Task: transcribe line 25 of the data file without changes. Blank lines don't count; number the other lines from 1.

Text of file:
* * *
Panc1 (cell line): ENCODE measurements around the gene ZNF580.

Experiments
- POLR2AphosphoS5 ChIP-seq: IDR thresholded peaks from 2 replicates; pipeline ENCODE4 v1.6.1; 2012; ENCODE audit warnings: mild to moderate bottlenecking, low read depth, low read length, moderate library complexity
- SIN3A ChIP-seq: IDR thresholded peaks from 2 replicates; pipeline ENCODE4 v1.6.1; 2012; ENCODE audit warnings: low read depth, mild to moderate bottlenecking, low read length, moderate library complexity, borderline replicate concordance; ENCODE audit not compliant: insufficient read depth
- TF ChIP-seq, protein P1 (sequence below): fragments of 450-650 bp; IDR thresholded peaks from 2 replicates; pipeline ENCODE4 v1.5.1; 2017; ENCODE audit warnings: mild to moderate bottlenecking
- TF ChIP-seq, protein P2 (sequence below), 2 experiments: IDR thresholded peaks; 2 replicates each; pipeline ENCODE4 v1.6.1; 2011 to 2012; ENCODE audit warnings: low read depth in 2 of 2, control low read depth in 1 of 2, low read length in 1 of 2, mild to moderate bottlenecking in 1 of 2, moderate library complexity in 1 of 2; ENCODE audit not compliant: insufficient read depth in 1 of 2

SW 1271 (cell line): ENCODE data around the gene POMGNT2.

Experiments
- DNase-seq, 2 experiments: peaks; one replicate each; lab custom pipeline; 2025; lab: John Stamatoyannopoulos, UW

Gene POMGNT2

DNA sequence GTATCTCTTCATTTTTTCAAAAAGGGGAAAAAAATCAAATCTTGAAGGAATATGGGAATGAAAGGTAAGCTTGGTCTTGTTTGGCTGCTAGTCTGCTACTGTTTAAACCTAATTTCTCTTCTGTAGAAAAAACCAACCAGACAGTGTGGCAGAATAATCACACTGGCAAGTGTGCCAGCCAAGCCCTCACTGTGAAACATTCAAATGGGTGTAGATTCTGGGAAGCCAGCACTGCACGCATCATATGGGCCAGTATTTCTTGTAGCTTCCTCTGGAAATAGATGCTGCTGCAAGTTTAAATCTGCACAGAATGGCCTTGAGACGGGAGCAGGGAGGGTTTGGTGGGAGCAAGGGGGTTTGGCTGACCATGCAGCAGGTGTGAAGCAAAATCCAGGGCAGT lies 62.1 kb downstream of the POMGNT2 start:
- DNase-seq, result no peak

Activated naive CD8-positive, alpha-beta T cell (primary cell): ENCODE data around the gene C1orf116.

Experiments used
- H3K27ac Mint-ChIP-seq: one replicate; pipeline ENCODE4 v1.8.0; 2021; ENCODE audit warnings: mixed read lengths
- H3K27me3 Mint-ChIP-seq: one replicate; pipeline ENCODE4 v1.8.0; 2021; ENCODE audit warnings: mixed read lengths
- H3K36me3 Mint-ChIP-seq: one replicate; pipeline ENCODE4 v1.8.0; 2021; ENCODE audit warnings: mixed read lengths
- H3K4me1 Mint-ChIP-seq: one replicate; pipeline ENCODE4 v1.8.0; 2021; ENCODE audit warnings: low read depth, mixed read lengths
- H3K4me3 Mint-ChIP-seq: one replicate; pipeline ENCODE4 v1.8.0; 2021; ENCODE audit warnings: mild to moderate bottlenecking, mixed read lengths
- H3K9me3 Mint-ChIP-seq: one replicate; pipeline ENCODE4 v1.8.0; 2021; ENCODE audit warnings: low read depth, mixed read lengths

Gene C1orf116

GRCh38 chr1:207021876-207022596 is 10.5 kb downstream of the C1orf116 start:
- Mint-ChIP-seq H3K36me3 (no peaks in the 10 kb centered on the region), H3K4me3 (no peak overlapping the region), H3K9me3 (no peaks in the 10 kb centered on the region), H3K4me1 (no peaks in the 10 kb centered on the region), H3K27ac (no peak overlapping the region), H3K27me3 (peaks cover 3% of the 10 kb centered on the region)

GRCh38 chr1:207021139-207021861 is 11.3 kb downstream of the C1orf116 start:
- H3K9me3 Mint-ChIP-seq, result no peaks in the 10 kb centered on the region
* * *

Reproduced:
- H3K9me3 Mint-ChIP-seq, result no peaks in the 10 kb centered on the region